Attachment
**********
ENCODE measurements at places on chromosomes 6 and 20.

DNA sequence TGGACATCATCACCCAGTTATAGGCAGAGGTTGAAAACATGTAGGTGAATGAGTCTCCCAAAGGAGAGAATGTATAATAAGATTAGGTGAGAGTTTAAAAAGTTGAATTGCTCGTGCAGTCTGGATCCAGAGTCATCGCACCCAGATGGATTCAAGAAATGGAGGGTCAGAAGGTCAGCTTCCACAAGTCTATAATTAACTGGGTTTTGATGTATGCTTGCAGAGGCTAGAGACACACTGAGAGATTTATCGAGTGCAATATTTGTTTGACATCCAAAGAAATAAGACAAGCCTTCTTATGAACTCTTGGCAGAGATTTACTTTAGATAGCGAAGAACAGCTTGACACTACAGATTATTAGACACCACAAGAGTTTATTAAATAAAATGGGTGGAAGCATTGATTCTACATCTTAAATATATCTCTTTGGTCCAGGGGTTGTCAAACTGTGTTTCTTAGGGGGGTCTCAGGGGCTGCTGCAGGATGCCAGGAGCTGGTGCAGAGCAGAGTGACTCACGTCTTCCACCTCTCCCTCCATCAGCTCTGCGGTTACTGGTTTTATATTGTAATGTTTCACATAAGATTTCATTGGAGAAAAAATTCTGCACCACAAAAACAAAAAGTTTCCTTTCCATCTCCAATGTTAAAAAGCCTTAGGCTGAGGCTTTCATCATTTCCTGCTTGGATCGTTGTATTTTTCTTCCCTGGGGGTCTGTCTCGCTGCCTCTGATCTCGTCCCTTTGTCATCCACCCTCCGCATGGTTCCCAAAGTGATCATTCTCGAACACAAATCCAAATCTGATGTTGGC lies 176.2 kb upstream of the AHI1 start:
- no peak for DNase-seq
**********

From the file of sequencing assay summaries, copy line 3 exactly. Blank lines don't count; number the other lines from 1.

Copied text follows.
- no peak for DNase-seq